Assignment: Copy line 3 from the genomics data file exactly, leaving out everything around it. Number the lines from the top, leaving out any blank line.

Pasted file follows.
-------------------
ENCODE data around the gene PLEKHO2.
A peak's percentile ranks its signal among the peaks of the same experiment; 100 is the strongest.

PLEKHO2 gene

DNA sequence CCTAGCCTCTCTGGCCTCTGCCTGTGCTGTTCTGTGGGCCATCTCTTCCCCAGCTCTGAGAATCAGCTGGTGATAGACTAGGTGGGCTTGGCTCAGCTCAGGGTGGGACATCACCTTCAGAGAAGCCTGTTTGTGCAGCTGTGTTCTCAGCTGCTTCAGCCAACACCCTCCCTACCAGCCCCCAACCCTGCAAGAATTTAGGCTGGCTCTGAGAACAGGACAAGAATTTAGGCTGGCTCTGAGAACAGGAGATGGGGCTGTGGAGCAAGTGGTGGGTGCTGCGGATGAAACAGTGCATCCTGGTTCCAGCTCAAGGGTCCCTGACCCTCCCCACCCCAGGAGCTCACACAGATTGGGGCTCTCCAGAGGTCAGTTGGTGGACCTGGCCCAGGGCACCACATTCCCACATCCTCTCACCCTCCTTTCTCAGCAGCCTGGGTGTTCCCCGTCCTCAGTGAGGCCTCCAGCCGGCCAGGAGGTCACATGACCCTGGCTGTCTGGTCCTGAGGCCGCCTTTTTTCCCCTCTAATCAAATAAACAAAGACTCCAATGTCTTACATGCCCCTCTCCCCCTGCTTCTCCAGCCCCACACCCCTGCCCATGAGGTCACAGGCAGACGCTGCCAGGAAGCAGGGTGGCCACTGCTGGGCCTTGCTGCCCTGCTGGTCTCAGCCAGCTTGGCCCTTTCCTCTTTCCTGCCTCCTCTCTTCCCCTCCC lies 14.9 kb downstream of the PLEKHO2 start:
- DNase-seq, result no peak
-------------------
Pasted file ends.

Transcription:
PLEKHO2 gene